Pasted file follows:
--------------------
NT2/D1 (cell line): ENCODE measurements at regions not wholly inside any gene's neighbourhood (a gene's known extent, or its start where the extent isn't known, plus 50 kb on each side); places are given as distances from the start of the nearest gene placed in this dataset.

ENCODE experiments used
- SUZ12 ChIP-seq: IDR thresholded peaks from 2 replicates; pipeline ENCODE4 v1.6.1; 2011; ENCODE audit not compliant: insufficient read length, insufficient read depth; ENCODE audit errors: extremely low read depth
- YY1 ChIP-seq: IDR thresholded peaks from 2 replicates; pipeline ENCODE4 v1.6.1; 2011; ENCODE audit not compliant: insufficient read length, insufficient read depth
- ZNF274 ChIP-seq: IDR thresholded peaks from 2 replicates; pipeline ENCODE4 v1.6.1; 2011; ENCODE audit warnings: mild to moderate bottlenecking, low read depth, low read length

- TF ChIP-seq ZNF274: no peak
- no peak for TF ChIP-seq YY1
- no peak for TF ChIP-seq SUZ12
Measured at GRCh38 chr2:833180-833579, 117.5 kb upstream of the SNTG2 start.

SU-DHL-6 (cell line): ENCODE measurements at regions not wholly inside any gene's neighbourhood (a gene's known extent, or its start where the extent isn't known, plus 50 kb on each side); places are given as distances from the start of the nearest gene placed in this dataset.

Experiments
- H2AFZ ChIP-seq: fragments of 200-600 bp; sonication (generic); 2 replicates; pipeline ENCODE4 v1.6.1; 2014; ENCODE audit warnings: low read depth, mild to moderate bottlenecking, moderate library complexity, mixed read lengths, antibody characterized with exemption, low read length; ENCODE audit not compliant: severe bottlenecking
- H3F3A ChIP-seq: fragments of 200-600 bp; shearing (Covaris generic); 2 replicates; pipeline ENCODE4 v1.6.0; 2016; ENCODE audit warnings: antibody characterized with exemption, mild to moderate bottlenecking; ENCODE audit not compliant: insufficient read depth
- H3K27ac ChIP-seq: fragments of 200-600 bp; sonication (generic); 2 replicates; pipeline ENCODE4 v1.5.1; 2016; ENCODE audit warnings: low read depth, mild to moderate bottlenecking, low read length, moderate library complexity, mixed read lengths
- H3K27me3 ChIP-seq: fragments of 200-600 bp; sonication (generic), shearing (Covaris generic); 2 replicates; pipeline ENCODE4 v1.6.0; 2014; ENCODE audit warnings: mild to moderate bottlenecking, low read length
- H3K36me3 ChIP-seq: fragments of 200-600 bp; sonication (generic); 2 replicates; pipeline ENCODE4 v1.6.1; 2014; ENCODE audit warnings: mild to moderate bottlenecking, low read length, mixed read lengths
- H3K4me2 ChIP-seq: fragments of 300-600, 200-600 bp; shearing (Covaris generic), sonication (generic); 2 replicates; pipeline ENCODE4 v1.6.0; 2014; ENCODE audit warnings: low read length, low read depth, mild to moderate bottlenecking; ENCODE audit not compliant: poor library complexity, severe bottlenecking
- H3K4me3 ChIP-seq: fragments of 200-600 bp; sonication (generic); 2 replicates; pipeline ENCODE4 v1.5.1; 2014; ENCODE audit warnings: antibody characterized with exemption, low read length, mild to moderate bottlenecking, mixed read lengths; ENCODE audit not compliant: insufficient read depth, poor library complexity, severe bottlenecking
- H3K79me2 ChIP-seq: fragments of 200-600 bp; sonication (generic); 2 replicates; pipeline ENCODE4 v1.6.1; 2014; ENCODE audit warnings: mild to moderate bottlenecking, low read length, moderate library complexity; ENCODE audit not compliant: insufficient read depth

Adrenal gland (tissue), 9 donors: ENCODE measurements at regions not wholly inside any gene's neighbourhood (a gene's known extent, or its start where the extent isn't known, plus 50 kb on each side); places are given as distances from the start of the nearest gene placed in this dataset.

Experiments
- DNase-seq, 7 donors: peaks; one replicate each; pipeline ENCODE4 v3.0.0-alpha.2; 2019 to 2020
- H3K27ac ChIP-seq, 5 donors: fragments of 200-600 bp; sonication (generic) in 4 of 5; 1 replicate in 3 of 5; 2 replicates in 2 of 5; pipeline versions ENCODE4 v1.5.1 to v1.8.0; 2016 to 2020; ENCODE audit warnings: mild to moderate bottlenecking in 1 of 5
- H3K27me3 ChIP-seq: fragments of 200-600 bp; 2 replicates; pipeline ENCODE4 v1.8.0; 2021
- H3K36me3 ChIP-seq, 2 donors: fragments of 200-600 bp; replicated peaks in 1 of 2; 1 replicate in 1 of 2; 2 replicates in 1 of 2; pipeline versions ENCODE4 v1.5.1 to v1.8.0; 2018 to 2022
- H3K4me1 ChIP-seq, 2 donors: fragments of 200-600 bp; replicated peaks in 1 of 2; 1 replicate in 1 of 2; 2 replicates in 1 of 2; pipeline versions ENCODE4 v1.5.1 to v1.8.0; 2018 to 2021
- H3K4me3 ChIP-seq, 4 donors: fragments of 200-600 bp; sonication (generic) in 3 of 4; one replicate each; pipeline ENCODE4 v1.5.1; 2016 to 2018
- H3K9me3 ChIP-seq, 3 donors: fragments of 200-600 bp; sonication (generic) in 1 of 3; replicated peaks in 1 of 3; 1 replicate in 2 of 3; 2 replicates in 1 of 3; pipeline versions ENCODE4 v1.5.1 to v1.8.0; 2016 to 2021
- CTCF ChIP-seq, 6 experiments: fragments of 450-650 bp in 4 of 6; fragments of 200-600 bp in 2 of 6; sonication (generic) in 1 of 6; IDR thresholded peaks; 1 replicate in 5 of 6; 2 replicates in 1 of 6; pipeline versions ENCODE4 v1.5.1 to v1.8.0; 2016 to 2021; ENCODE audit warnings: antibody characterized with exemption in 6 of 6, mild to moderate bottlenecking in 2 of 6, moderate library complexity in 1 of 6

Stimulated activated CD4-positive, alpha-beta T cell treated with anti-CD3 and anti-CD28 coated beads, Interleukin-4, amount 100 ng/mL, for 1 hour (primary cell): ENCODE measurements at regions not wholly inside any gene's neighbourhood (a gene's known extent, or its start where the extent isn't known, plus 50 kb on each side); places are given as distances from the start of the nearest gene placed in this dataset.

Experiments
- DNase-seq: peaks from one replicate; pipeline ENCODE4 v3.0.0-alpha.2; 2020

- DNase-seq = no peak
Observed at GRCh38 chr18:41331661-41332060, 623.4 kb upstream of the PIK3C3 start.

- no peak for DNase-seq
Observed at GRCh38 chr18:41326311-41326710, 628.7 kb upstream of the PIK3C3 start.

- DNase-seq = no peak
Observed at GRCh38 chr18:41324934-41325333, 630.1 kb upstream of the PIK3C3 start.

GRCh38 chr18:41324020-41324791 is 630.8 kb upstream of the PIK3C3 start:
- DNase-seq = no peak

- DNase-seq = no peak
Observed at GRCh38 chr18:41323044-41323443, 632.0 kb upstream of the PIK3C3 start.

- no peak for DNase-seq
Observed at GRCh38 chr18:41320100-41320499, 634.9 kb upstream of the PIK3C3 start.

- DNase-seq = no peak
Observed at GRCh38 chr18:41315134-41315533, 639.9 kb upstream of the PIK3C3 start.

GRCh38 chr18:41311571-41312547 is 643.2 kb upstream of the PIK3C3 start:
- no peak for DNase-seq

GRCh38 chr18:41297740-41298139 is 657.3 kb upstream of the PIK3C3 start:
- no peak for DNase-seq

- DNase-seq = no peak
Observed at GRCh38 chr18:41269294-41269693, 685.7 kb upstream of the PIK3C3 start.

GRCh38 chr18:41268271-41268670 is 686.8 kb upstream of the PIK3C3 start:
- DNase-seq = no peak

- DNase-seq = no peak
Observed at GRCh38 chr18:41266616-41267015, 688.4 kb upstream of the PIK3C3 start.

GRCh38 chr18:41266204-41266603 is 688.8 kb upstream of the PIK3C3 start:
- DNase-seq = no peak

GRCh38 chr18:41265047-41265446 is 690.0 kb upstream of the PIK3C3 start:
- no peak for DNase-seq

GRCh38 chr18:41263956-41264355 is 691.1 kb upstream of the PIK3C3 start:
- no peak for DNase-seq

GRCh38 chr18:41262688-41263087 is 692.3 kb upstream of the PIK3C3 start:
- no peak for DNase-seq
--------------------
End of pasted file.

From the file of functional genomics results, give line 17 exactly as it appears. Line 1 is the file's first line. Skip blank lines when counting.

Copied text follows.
- H3K4me2 ChIP-seq: fragments of 300-600, 200-600 bp; shearing (Covaris generic), sonication (generic); 2 replicates; pipeline ENCODE4 v1.6.0; 2014; ENCODE audit warnings: low read length, low read depth, mild to moderate bottlenecking; ENCODE audit not compliant: poor library complexity, severe bottlenecking